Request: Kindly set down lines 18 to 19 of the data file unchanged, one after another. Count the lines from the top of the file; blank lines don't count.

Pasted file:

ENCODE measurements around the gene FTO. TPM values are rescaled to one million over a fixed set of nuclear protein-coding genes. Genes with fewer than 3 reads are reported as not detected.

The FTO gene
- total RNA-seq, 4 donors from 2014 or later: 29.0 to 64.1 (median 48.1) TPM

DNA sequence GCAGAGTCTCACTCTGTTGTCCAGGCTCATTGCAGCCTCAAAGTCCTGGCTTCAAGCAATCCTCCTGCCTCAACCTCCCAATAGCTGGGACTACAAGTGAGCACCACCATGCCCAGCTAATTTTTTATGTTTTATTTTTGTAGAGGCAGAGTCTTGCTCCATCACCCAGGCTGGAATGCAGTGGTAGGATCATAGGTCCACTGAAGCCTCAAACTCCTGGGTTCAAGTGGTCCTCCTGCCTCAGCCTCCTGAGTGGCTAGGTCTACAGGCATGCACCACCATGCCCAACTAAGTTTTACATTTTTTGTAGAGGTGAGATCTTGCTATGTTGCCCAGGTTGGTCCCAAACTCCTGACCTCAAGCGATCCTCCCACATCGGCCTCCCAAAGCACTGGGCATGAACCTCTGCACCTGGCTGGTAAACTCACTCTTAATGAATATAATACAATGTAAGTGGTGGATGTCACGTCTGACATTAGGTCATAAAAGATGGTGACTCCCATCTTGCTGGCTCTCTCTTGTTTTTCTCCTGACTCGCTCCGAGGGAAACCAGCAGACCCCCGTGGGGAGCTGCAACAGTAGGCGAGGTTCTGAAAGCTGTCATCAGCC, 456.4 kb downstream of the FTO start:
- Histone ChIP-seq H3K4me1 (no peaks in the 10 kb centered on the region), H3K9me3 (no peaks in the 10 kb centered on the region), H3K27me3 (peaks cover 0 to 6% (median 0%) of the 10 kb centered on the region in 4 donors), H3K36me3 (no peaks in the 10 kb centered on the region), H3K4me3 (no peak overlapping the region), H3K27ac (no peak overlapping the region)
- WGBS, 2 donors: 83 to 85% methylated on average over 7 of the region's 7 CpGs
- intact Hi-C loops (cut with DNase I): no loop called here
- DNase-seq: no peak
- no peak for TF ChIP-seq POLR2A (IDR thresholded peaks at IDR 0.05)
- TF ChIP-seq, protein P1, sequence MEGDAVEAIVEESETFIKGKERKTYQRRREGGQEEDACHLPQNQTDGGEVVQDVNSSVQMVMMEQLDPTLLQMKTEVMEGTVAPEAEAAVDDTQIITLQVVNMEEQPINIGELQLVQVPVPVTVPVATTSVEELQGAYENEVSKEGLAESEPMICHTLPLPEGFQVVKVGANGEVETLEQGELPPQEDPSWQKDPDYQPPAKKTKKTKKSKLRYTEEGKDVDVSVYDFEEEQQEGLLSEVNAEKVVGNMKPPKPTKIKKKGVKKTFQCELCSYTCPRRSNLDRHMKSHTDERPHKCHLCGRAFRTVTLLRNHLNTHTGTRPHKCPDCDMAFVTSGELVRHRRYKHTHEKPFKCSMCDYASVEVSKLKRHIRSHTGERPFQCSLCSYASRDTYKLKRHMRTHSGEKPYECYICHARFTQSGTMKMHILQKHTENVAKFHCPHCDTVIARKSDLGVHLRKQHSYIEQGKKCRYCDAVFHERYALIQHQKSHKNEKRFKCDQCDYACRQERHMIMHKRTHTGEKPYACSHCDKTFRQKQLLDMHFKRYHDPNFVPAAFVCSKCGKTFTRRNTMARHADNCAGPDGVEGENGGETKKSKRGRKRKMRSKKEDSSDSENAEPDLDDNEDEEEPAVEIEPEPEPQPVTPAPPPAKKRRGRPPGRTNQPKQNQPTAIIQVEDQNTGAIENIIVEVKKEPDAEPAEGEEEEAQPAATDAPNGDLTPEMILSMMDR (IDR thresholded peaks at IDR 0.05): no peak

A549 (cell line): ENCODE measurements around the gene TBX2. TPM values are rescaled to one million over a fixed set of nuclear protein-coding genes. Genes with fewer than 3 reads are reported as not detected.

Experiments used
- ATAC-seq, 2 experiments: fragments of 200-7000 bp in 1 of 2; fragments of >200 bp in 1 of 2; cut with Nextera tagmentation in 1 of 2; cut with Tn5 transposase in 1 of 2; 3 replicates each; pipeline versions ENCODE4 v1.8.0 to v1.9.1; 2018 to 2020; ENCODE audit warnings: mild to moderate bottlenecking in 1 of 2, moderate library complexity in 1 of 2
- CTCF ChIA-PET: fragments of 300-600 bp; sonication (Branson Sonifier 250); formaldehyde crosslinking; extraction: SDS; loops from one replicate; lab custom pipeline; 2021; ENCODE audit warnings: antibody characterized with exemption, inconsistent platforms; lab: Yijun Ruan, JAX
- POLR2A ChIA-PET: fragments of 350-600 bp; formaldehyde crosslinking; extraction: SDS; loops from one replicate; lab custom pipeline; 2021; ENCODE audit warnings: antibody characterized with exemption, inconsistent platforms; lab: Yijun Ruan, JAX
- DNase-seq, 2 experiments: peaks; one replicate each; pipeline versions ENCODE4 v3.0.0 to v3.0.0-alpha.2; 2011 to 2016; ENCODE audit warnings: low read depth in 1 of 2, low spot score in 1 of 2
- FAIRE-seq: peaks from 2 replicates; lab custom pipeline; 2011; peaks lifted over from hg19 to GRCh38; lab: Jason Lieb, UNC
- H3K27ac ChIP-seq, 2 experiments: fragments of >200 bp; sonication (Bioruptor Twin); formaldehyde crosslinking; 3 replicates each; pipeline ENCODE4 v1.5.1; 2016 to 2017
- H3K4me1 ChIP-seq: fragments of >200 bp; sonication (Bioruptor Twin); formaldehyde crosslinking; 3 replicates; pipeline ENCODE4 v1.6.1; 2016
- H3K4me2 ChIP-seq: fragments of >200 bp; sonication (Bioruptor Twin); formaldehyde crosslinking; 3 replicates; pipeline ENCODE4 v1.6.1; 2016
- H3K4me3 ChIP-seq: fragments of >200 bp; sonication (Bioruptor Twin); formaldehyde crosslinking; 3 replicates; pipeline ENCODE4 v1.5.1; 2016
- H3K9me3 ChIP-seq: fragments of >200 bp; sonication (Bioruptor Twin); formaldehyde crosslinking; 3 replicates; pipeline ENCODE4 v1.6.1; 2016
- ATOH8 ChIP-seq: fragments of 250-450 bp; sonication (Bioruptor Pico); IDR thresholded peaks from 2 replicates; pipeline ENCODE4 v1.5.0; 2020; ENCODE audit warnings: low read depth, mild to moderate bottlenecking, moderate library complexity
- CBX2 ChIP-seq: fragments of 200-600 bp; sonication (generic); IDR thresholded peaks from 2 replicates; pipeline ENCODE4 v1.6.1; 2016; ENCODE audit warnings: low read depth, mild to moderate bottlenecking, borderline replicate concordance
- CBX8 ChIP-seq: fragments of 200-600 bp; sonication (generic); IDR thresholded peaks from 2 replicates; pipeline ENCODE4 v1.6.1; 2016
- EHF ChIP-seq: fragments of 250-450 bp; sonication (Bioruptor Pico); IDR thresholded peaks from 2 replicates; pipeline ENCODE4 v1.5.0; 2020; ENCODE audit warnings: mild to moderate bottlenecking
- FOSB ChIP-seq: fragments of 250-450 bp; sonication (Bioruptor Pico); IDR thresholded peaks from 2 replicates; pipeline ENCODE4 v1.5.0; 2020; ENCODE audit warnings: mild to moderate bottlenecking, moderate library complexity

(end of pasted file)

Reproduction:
- H3K27ac ChIP-seq, 2 experiments: fragments of >200 bp; sonication (Bioruptor Twin); formaldehyde crosslinking; 3 replicates each; pipeline ENCODE4 v1.5.1; 2016 to 2017
- H3K4me1 ChIP-seq: fragments of >200 bp; sonication (Bioruptor Twin); formaldehyde crosslinking; 3 replicates; pipeline ENCODE4 v1.6.1; 2016